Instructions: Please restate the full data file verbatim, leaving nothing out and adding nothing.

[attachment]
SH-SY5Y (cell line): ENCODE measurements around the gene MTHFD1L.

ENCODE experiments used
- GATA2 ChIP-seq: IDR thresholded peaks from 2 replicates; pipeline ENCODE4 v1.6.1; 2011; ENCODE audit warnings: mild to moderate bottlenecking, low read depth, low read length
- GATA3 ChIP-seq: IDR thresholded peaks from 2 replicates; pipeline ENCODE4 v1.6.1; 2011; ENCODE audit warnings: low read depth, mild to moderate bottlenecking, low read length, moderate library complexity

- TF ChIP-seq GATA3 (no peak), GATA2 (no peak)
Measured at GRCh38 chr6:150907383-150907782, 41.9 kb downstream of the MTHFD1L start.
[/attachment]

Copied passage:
SH-SY5Y (cell line): ENCODE measurements around the gene MTHFD1L.

ENCODE experiments used
- GATA2 ChIP-seq: IDR thresholded peaks from 2 replicates; pipeline ENCODE4 v1.6.1; 2011; ENCODE audit warnings: mild to moderate bottlenecking, low read depth, low read length
- GATA3 ChIP-seq: IDR thresholded peaks from 2 replicates; pipeline ENCODE4 v1.6.1; 2011; ENCODE audit warnings: low read depth, mild to moderate bottlenecking, low read length, moderate library complexity

- TF ChIP-seq GATA3 (no peak), GATA2 (no peak)
Measured at GRCh38 chr6:150907383-150907782, 41.9 kb downstream of the MTHFD1L start.